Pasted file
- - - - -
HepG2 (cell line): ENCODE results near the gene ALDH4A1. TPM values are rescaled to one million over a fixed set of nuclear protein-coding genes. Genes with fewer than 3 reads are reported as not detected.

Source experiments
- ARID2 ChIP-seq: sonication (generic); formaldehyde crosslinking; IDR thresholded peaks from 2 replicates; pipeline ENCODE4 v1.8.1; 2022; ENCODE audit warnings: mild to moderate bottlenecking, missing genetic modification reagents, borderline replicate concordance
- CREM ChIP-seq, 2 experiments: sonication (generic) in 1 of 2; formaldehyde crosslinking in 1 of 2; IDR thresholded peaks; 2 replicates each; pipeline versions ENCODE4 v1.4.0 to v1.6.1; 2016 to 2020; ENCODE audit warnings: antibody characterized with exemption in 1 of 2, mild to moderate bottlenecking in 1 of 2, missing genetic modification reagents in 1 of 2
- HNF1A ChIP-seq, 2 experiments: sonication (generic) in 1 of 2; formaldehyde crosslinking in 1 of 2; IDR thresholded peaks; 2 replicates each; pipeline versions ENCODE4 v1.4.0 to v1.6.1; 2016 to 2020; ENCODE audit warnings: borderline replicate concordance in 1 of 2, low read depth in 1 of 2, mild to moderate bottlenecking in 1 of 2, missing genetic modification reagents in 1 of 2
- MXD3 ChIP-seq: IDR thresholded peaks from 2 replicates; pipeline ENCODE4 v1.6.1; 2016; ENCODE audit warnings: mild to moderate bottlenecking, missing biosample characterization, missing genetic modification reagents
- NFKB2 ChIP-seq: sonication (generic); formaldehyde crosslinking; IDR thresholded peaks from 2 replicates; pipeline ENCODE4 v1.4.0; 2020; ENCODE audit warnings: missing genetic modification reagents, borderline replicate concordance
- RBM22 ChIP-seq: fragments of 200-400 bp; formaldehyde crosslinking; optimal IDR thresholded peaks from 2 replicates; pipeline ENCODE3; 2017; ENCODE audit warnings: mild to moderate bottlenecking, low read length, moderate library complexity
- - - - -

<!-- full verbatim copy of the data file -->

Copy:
HepG2 (cell line): ENCODE results near the gene ALDH4A1. TPM values are rescaled to one million over a fixed set of nuclear protein-coding genes. Genes with fewer than 3 reads are reported as not detected.

Source experiments
- ARID2 ChIP-seq: sonication (generic); formaldehyde crosslinking; IDR thresholded peaks from 2 replicates; pipeline ENCODE4 v1.8.1; 2022; ENCODE audit warnings: mild to moderate bottlenecking, missing genetic modification reagents, borderline replicate concordance
- CREM ChIP-seq, 2 experiments: sonication (generic) in 1 of 2; formaldehyde crosslinking in 1 of 2; IDR thresholded peaks; 2 replicates each; pipeline versions ENCODE4 v1.4.0 to v1.6.1; 2016 to 2020; ENCODE audit warnings: antibody characterized with exemption in 1 of 2, mild to moderate bottlenecking in 1 of 2, missing genetic modification reagents in 1 of 2
- HNF1A ChIP-seq, 2 experiments: sonication (generic) in 1 of 2; formaldehyde crosslinking in 1 of 2; IDR thresholded peaks; 2 replicates each; pipeline versions ENCODE4 v1.4.0 to v1.6.1; 2016 to 2020; ENCODE audit warnings: borderline replicate concordance in 1 of 2, low read depth in 1 of 2, mild to moderate bottlenecking in 1 of 2, missing genetic modification reagents in 1 of 2
- MXD3 ChIP-seq: IDR thresholded peaks from 2 replicates; pipeline ENCODE4 v1.6.1; 2016; ENCODE audit warnings: mild to moderate bottlenecking, missing biosample characterization, missing genetic modification reagents
- NFKB2 ChIP-seq: sonication (generic); formaldehyde crosslinking; IDR thresholded peaks from 2 replicates; pipeline ENCODE4 v1.4.0; 2020; ENCODE audit warnings: missing genetic modification reagents, borderline replicate concordance
- RBM22 ChIP-seq: fragments of 200-400 bp; formaldehyde crosslinking; optimal IDR thresholded peaks from 2 replicates; pipeline ENCODE3; 2017; ENCODE audit warnings: mild to moderate bottlenecking, low read length, moderate library complexity